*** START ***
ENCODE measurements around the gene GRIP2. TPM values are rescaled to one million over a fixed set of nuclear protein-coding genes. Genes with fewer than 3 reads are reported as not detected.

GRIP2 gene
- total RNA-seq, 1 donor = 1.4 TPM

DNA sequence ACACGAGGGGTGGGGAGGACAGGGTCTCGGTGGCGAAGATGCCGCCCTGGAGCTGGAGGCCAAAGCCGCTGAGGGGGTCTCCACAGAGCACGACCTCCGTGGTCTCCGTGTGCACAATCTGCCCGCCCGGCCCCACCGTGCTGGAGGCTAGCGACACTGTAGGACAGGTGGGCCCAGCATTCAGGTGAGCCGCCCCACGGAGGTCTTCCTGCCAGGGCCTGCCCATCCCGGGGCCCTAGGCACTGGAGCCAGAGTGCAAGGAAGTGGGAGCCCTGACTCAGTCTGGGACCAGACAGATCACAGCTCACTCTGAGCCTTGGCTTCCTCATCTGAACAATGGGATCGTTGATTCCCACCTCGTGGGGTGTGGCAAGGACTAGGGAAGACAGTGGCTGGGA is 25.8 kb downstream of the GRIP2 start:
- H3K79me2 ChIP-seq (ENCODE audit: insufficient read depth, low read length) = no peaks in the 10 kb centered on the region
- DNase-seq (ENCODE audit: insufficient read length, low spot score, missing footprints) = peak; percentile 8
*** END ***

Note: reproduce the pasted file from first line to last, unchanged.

ENCODE measurements around the gene GRIP2. TPM values are rescaled to one million over a fixed set of nuclear protein-coding genes. Genes with fewer than 3 reads are reported as not detected.

GRIP2 gene
- total RNA-seq, 1 donor = 1.4 TPM

DNA sequence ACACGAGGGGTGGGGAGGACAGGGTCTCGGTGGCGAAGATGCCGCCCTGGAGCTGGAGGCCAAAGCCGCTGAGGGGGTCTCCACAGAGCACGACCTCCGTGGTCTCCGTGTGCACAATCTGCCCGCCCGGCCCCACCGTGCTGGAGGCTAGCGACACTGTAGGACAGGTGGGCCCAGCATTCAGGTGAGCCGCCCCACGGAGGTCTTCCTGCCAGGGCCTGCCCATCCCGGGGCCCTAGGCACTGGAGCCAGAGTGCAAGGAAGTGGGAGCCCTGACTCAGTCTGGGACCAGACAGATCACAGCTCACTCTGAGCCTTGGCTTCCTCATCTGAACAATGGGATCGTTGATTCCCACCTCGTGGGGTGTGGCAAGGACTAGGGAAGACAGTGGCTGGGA is 25.8 kb downstream of the GRIP2 start:
- H3K79me2 ChIP-seq (ENCODE audit: insufficient read depth, low read length) = no peaks in the 10 kb centered on the region
- DNase-seq (ENCODE audit: insufficient read length, low spot score, missing footprints) = peak; percentile 8